Music by Giacomo Puccini
Libretto by Giovaccino Forzano
Musical Director: Gianandrea Noseda
Stage Director: Walter Le Moli
Set Designer: Tiziano Santi
Costume Designer: Giovanna Avanzi
Lighting Designer: Claudio Coloretti
Principal Chorus Master: Andrei Petrenko
Musical Preparation: Natalia Mordashova
Children’s Chorus Master: Irina Yatsemirskaya
The idea of performing three one-act operas in one evening, sharply contrasting in theme and mood, came to Giacomo Puccini as far back as 1900, after Tosca. At the time, his thoughts were consumed by one of the greatest books in the history of world culture – Dante’s The Divine Comedy. From people close to Puccini we know that when on trains he was never without his pocket-sized edition, and when talking he would often quote “eternal words”. “Hell”, “Purgatory” and “Heaven” seemed to him ideal material for a triptych. There were diverse reasons why he had to abandon the plan – as a result, essentially it is only Gianni Schicchi that is connected with Dante’s text (Hell, the thirtieth song). The remaining parts of the triptych – Il tabarro and Suor Angelica are based on literary works by other writers.
Formally speaking, Il tabarro, Suor Angelica and Gianni Schicchi have nothing in common with one another, they are not united either by a common story or any other obvious ties. Perhaps that is why the composer never ceased to have doubts as to the justification for I trittico. At the same time, if we immerse ourselves in the unique atmosphere of each of the parts, then a certain very broad meaning, unseen at a fleeting glance, nevertheless comes into view. Its roots bring it to the very forefront, while The Divine Comedy formed the basis of Puccini’s thoughts.
It may be supposed that somewhere on a subconscious level in this work by composer the idea that runs through Dante’s book is reflected. The idea of moving from darkness through purification to light. Then Il tabarro with its predominant cruelty and hopelessness may be likened to Hell. Suor Angelica, like a tale of mortal sin and of salvation through Divine forgiveness, brings us to the idea of purification, and Gianni Schicchi is a hymn to a joyful disposition, unusual for Puccini, giving rise to a dream of Heaven on Earth.
A spring evening in the garden of a convent.
Sister Angelica, the daughter of a noble Florentine family, has taken the veil in order to atone for her sin: an illicit passion when young which resulted in the birth of an illegitimate child. Seven years have passed, though she is unable to forget her son.
The strains of an Ave Maria can be heard from the convent chapel. A group of nuns emerges from the chapel after the service. The Monitress admonishes those who are late for vespers. For missing the service they will be punished and the latecomers enter the convent in order to fulfil the wishes of the Monitress.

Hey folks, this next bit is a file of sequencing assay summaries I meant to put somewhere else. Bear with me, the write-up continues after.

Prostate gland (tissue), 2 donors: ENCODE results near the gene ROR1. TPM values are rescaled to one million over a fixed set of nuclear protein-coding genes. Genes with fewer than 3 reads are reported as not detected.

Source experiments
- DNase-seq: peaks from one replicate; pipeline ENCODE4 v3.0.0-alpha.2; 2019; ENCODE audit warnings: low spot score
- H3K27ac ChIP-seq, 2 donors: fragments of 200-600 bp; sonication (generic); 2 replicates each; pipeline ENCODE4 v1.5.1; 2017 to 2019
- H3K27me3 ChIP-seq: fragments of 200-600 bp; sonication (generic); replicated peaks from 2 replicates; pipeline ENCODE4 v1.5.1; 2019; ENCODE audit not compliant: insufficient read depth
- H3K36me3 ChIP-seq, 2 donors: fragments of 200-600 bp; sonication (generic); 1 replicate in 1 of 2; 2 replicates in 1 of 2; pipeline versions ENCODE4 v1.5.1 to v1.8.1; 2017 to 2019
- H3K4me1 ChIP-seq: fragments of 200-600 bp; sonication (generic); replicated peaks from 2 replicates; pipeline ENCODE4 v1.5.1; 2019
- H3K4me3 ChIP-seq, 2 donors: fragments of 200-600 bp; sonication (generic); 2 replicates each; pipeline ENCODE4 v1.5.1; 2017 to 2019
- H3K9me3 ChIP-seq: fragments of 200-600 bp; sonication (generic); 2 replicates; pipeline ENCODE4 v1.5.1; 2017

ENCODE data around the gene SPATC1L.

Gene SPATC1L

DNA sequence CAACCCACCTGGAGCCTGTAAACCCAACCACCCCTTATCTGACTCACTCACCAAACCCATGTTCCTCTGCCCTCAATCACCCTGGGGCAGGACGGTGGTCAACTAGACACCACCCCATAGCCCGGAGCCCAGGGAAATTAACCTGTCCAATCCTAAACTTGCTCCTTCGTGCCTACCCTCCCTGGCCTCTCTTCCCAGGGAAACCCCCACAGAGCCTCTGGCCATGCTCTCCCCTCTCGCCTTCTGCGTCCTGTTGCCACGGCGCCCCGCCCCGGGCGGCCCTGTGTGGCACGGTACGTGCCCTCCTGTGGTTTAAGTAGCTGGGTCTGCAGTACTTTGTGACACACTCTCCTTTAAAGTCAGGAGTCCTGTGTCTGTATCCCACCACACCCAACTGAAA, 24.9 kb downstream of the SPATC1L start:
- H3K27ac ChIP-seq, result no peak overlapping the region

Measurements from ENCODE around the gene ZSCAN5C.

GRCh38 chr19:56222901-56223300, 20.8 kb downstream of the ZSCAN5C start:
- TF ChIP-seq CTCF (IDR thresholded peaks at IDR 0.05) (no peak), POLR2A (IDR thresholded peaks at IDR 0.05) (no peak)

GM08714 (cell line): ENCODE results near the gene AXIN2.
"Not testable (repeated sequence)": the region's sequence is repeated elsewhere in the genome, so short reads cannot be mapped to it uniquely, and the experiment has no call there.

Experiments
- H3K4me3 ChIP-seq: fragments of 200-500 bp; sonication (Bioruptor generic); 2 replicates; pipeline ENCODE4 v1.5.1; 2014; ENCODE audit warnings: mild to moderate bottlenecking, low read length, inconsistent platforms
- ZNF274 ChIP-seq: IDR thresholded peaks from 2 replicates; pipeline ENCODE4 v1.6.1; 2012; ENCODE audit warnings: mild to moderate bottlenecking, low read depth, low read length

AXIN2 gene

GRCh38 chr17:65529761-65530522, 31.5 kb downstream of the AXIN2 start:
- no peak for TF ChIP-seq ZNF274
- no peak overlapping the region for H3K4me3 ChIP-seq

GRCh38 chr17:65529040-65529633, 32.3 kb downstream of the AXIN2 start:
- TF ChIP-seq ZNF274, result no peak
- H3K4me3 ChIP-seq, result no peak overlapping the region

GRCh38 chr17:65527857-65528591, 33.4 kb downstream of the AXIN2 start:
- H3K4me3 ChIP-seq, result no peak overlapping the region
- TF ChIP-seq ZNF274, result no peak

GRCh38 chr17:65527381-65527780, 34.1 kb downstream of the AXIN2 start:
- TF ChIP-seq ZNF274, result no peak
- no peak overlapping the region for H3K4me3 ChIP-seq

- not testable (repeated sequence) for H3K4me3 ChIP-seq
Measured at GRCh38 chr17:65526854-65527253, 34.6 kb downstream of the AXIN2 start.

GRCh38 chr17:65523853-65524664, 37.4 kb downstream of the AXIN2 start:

Sister Genovieffa observes that the fountain is on the verge of turning gold from the rays of the setting sun as it always does for three evenings during May, a sign of divine grace from the Blessed Virgin Mary. A melancholy moment follows as the nuns recall a sister who died a year ago. Sister Genovieffa suggests that “Perhaps her soul might desire a libation from the fountain?” Answering her question, Sister Angelica declares that desires only come to fruition for the living – the dead have already fulfilled their earthly purpose and their destinies cannot be changed. Displeased with the theme of the conversation, the Monitress reminds them that, as nuns, all desires are forbidden to them. Sister Genovieffa begs to differ: she, for example, yearns to hold a pet lamb. And yet another sister has a wish. The nuns laughingly reply that it must be for something tasty to eat. Drawn into the conversation, to the amazement of all Sister Angelica denies wishing for anything. Their surprise is easily explained – all know that she has been craving news from her family – that same family which forced her to take the veil.
The Nursing Sister rushes in, much distressed: a nun has been stung by a wasp and is in great pain. Angelica swiftly prepares a herbal remedy. The Nursing Sister leaves, praising Angelica’s skill. Two Alms Sisters appear. They mention that a magnificent carriage with a coat-of-arms has arrived at the convent. The Abbess enters and summons Sister Angelica into the hall. Some important visitor has arrived. Before her, Sister Angelica sees her aunt the Princess. The latter exudes coolness and severity. She has come to demand that her niece sign away her share of the family heritage in favour of a younger sister. Her fiancé is willing to overlook the dishonour Angelica brought upon the noble household’s reputation. She must pay, in part at least, for her actions. Unmoved by Angelica’s protests and desperate enquiries about her son, the Princess brutally informs her that her son died two years previously.
The document is signed and the Princess departs. Grieving in the utmost despair, Angelica begs for divine mercy. The nuns proceed to their cells. Angelica follows but then returns to prepare a lethal draught distilled from herbs and flowers. Bidding a tender farewell to the sisters, Angelica swallows the poison but is suddenly overcome by guilt at having committed the mortal sin of taking her own life. Again she prays to the Virgin Mary for salvation. Her prayer is answered. Angelica’s young son approaches his mother and kisses her.
Premiere of this production: 17 April 2003, Mariinsky Theatre, St Petersburg
World premiere: 14 December 1918 Metropolitan Opera
Running time: 55 minutes
The highlighting of performances by age represents recommendations.
This highlighting is being used in accordance with Federal Law N139-FZ dated 28 July 2012 “On the introduction of changes to the Federal Law ‘On the protection of children from information that may be harmful to their health and development’ and other legislative acts of the Russian Federation.”